The Zodaic Killer’s cipher has been cracked after 51 years
This just feels like an excellent reminder to never give up. While many cryptographers gave up on trying to crack the coded message left behind by the notorious Zodiac Killer in 1969. After teasing reporters and police alike with a series of coded messages hinting at his motivations and identity, the last clue he ever sent was known as the 340, named for the number of characters contained within. It was considered uncrackable for decades, with many suspected it as intentionally misleading. Not so as three dudes, scattered across the world, actually managed to solve it.
Dave Orancheck, a software developer from the USA, Sam Blake, an applied mathematician in Australia and Jarl Van Eycke, a warehouse operator in Belgium, worked together to crack the code. According to Orancheck, the code is known as a transposition cipher which is a very old form of code that uses rules and constraints to hide the meaning of message within symbols. So, after all this time, what was Zodiac Killer trying to say?
“I HOPE YOU ARE HAVING LOTS OF FUN IN TRYING TO CATCH ME THAT WASN’T ME ON THE TV SHOW WHICH BRINGS UP A POINT ABOUT ME I AM NOT AFRAID OF THE GAS CHAMBER BECAUSE IT WILL SEND ME TO PARADICE ALL THE SOONER BECAUSE I NOW HAVE ENOUGH SLAVES TO WORK FOR ME WHERE EVERYONE ELSE HAS NOTHING WHEN THEY REACH PARADICE SO THEY ARE AFRAID OF DEATH I AM NOT AFRAID BECAUSE I KNOW THAT MY NEW LIFE WILL BE AN EASY ONE IN PARADICE DEATH.”
Source: Ars Technica
Toyota is developing an EV that can charge in 10 minutes
Toyota hasn’t really been at the forefront of the electric vehicle market so the news that it’s potentially about to unveil a new electric vehicle that can go from empty to fully-charged in 10 minutes is more than a little exciting. The as-yet-unnamed vehicle comes equipped with solid-state batteries which should offer around 500km, putting it on par with the industry standard. The only real difference is that charge time; other EV’s looking to hit that maximum range would have to charge for roughly 45 minutes. If the battery turns out to actually work as promised, it could be huge for Toyota.
When can we expect this car to hit our streets? Well, you’ll need to be patient. While reports indicate that the car will be shown off early 2021, actual production will only start in the “early 2020s”. Which could be from now all the way through to 2025. There’s still some time to kill and probably a lot of design decisions to be made to really optimise how the car will work with a battery that’s so much more energy-dense. VW is currently working on a similar design using solid-state batteries but even those still need a great deal more time in the oven.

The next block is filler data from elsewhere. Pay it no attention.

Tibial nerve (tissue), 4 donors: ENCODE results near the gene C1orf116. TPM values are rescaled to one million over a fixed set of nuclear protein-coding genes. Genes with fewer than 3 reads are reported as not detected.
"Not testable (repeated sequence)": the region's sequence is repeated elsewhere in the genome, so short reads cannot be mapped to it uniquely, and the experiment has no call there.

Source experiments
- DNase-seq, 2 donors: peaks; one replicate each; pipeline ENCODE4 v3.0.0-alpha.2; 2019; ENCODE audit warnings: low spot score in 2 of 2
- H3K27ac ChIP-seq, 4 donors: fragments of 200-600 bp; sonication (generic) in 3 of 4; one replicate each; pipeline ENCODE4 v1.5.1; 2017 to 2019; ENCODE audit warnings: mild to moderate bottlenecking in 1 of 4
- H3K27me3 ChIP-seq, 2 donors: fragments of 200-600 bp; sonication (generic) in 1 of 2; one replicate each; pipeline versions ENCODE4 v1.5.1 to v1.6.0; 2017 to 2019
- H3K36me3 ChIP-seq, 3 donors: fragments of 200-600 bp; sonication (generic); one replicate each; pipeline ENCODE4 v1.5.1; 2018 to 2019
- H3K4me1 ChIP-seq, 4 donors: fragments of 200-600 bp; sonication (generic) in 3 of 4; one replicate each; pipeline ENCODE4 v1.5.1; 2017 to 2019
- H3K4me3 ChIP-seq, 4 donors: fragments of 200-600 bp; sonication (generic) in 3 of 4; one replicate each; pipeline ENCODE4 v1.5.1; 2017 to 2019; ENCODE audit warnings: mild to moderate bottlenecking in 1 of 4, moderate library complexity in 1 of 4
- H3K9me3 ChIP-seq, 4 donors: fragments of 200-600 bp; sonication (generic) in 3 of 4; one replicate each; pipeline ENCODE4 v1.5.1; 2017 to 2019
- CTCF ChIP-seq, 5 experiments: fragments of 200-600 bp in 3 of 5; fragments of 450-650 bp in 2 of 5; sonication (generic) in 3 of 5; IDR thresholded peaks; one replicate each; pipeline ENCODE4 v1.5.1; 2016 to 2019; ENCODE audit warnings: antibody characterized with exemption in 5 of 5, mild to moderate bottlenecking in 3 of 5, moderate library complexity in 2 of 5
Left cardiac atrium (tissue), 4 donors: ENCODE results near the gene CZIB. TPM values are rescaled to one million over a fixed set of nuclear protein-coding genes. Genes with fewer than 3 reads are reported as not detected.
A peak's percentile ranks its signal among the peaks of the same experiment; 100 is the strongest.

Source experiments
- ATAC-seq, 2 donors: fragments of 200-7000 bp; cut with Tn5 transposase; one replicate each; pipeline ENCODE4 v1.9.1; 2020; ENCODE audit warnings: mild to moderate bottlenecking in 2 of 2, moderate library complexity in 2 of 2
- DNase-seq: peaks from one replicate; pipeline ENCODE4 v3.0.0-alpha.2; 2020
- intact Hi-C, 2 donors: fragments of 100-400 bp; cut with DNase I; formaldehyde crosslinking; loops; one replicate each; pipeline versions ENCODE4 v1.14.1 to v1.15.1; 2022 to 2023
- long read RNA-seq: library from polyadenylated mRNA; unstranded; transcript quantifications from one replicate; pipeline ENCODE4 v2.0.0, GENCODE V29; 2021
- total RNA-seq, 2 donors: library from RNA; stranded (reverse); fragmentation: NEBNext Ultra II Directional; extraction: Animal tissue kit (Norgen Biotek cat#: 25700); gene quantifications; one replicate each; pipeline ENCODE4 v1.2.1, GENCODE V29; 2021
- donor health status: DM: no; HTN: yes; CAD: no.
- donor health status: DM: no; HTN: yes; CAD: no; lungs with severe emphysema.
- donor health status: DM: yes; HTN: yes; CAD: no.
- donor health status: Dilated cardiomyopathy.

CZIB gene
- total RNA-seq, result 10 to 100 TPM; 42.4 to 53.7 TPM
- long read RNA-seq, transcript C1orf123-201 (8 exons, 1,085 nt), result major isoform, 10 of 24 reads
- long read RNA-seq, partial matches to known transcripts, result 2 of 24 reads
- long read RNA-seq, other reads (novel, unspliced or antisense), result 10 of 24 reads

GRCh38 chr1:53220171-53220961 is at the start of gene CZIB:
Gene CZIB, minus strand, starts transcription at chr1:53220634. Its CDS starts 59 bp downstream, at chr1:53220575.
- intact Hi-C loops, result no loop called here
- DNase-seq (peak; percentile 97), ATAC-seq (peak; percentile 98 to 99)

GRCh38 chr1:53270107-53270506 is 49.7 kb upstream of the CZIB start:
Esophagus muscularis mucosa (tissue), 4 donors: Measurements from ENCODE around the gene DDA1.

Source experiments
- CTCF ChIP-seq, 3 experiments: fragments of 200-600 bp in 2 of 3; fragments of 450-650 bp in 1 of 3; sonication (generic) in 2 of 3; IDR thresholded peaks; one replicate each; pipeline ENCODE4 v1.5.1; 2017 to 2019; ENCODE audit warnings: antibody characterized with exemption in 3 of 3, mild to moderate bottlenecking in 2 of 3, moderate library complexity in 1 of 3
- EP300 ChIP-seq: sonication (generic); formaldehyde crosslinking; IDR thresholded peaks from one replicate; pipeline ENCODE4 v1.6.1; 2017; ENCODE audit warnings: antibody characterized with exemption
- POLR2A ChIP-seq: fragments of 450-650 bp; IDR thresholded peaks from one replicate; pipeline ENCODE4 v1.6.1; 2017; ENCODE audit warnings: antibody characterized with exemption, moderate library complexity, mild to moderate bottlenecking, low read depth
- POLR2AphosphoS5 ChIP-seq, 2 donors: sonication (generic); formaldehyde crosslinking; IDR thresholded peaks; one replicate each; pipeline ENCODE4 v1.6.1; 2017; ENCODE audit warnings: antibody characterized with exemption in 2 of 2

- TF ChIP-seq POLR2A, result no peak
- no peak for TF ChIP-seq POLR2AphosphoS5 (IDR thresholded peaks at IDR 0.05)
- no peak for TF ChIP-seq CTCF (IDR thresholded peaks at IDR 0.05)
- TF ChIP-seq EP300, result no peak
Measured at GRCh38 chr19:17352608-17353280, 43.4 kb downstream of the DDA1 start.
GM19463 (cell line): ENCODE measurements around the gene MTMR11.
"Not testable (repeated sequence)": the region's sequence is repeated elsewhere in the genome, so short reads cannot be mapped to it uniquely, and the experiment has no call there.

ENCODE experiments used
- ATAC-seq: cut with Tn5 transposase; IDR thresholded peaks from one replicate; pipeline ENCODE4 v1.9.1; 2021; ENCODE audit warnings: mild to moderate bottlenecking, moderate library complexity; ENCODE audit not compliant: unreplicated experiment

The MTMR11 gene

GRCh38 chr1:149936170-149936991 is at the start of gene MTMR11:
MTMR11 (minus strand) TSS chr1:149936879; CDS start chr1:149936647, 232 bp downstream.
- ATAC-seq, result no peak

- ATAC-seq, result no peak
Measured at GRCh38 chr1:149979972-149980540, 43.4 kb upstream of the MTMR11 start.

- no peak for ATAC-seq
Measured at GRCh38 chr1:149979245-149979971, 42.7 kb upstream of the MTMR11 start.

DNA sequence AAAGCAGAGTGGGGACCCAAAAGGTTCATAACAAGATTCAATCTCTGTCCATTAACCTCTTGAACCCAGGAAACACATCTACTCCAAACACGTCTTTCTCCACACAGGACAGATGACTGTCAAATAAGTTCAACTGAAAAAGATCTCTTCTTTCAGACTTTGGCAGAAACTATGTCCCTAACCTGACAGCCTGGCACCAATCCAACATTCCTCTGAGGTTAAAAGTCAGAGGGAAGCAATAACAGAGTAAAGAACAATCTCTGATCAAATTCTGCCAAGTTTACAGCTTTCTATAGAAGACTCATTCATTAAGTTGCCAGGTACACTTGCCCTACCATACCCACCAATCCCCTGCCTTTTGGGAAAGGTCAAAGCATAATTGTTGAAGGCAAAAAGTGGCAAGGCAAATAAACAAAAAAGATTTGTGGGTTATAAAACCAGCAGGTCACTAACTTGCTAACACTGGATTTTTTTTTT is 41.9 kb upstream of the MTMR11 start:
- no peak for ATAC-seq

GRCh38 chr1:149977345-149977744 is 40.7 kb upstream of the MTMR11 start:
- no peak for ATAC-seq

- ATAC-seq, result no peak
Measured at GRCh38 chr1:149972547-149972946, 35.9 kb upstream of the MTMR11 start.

Source: Input Mag
Twitter purchases Squad, an app designed for virtual hangouts
You’ve probably not heard of Squad, but clearly, the startup was showing enough potential that Twitter, one of the world’s biggest social media platforms, thought it was a viable investment. For those of you who don’t have your fingers on the beating pulse of the internet, Squad is an app designed to allow friends to hang out via video chats and screen-sharing. Kinda like Discord? Speaking on the acquisition, Twitter’s VP of product, Ilya Brown said that Squad will, “bring new ways for people to interact, express themselves, and join in the public conversation”.
Of course, this acquisition is bad news for the scores of people using Squad as the app formally shut down on 12 December. Its tech will no doubt be folded into Twitter so expect to see some version of Squad’s UI integrated into the endlessly scrolling blue abyss. Finally, something that isn’t “fleets” to break up our sessions of endless doom-scrolling.
Source: The Verge
HDR support has arrived for YouTube livestreams
YouTubers who make use of the live streaming feature were no doubt pleased to discover that high-dynamic range support has been added to the site. This means that live streams can now offer HDR in real-time and while it doesn’t really change the game into anything all that revolutionary, it’s still a nice quality of life feature to have. HDR has been a thing on YouTube since 2016 but implementing it into live streams is a first not only for the platform but for the industry. Not even Twitch, which is essentially nothing but live streaming, supports live HDR.
For those of you who don’t know, HDR is a technology that allows video to show a wider variety of colours. This means that colours are often shown as more vibrant and deep. The cliche thing to say (although it’s accurate too) is that HDR makes blacks darker and whites brighter. Doesn’t sound like much but it’s a pretty substantial difference.
Now the real question is whether this announcement has prompted Twitch to panic and begin implementing its own HDR support…
Source: The Verge